Tavern, job incubator also taking shape
Three projects in the makeover of West Broad Street in downtown Hazleton should be completed this year.
They include the new city arts center, Broad & Barrel tavern and the Penn State LaunchBox. A fourth project, the renovation of Dragon Chinese Restaurant, is complete.
Broad & Barrel, an Irishstyle pub, is slated to open this summer at 21-23 W. Broad St., in a building formerly occupied by Remember When.
The tavern will have indoor and outdoor seating and performance stages in the former pocket park between it and the new arts center. The outdoor facility also will have fire pits.
It will be like nothing the Hazleton area has seen, said Kathy Chiriboga, who is leading the development team for the business.
“The inside of the pub will be modern, like a steakhouse and an Irish pub,” she said. “Our menu will be farm-totable fresh and will be made up of different types of foods you see in a larger city. There will be live music.”
Chiriboga’s father, Ken Gottstein, of Gottstein Corp. — an industrial and mechanical contractor specializing in the food and beverage industry — will build the pub interior.
“We will manufacture just about everything in there,” Gottstein said. “We are waiting for drawings and to obtain permits to continue with the inside renovations. Construction will start any day. At first, we anticipated a winter opening. We are now looking at a late spring or early summer opening. We will have valet parking.”
Broad & Barrel is not the firm’s first tavern. They also built and operate the Tap at Humboldt Beer Depot along Route 924 in Humboldt, which has 25 beers from all over the world on tap, plus a number of bourbons, single-malt scotch, as well as hot and cold sandwiches and flatbread pizza.
The company also built and operates Elevate Fitness & Wellness center in the former Hazle Twp. High School at North Church and 15th streets.
Gottstein Corp. employs 200 at seven locations in the United States and Mexico, and generates $9 million annually for the local economy, according to Gottstein.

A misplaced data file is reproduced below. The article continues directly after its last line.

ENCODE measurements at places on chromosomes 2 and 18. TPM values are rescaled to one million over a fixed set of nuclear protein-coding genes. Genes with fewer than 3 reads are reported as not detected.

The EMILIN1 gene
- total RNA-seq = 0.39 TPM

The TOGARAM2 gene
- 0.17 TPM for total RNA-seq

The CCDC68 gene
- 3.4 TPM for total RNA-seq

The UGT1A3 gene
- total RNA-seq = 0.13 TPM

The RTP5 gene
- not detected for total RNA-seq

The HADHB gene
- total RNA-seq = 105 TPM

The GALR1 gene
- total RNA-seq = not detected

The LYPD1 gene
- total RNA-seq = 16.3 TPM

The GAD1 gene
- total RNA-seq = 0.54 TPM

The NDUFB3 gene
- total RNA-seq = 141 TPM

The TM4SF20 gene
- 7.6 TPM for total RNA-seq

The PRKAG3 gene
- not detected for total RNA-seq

Also scheduled to open this year is a job incubator that is a partnership between Penn State Hazleton, CAN DO Inc., the Downtown Hazleton Alliance for Progress and the Greater Hazleton Chamber of Commerce. It will be located in a former bingo hall at 13-15 W. Broad St.
CAN DO renovated the building’s exterior. The downtown alliance recently readvertised for bids for interior work for the Penn State LaunchBox, which will be known as The Hazleton Innovation Collaborative.
“The first set of bids came in high,” Krista Schneider, executive director of the alliance, said. “So we had to take some of the items out, and rebid it.”
The rebid has pushed back the target to open the new incubator — where entrepreneurs can start a business, with professional help — about six months, to this summer, Schneider said.
Its first floor will be flex space with movable walls and tables, and conference rooms. There will also be areas common to all incubator tenants — a café area with countertops, coffee makers, microwaves and a refrigerator, and small “maker space” with 3-D printers and other office equipment.
Jocelyn Sterenchock, director of entrepreneurial services for CAN DO, said although the Launch Box has not yet opened, the program is in operation.
It consists of a four-week “boot camp” twice a year (the first began in the fall) and a 15-week accelerator program once a year in the spring.
Sterenchock called the program “the meat and potatoes” of how entrepreneurs will learn to grow a successful business.
Community Bank, N.A., recently presented $5,000 to the Downtown Hazleton Alliance for Progress. The donation is part of a larger Pennsylvania Department of Community and Economic Development Neighborhood Assistance Program, Special Project Priorities tax credit application. From left are John Dorneman, Community Bank vice president and commercial banking officer; Krista Schneider, downtown alliance executive director; and Barbara Maculloch, Community Bank president of Pennsylvania banking. The alliance will dedicate the funds to 2019 entrepreneurship education programming of the Penn State LaunchBox, which is scheduled for completion this summer.